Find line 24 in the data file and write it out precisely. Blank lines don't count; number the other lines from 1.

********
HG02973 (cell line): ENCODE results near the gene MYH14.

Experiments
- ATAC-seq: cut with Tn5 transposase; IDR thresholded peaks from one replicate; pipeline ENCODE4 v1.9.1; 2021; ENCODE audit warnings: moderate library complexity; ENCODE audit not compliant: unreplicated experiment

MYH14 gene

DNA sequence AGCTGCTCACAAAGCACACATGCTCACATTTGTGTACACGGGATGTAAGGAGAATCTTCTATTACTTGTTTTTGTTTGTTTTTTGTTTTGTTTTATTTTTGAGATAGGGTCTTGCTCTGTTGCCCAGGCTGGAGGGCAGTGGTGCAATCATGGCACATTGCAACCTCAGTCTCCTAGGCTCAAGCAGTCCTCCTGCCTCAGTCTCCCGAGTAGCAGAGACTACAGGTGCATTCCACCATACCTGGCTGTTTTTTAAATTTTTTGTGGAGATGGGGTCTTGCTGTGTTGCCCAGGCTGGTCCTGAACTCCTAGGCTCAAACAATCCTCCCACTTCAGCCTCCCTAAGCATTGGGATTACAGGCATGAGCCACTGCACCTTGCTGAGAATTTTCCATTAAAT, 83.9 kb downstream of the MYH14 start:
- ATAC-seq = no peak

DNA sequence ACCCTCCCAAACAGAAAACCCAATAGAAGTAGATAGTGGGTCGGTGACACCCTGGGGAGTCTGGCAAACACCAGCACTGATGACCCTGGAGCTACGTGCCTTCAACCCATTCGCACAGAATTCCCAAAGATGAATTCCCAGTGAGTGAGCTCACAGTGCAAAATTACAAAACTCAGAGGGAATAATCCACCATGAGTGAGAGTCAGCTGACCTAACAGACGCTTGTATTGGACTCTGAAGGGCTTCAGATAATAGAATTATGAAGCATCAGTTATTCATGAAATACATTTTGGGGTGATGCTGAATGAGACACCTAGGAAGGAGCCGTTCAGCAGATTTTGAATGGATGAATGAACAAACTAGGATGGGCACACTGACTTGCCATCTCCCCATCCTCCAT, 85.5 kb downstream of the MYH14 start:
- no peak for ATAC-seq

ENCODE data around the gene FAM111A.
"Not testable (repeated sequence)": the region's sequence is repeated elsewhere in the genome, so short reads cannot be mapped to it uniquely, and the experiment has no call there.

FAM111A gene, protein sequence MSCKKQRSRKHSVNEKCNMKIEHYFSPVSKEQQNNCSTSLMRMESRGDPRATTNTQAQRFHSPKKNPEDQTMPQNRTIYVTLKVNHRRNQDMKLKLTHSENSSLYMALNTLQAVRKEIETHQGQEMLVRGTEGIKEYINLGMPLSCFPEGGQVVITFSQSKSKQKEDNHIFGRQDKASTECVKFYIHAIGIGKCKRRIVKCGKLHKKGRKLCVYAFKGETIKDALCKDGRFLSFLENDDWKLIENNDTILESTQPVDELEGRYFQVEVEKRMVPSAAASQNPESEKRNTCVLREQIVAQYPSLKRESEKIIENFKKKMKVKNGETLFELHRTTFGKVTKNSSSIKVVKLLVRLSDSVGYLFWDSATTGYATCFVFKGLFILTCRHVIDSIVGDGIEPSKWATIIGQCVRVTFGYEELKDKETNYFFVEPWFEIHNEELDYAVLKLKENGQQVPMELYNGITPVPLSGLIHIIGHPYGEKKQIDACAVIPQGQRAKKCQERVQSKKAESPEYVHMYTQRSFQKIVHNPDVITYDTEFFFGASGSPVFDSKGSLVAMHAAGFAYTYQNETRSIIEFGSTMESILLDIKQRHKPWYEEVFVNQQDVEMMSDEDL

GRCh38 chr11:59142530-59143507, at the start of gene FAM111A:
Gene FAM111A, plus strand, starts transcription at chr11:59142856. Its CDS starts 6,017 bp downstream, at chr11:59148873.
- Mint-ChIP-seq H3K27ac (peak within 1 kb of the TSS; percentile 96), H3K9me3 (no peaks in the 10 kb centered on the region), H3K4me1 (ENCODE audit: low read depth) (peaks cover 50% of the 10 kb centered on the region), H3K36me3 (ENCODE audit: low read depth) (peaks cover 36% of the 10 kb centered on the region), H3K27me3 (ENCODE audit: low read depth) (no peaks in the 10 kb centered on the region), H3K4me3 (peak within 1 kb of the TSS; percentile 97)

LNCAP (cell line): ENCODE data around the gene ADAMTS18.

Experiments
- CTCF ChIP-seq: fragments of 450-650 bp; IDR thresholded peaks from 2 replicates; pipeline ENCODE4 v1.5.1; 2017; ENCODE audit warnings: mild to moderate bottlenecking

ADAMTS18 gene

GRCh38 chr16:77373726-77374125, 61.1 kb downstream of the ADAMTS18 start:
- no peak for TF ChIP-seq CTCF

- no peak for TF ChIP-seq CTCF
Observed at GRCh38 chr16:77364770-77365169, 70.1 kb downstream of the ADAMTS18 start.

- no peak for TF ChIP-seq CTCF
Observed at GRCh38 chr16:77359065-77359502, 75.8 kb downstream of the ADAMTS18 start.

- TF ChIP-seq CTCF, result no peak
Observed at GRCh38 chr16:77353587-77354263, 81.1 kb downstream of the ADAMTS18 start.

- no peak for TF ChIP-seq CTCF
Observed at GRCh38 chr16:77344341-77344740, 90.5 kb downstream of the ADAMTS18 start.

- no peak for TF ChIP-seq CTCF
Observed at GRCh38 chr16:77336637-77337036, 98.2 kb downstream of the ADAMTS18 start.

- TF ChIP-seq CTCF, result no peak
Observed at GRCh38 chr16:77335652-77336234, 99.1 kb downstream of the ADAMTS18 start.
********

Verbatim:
Observed at GRCh38 chr16:77359065-77359502, 75.8 kb downstream of the ADAMTS18 start.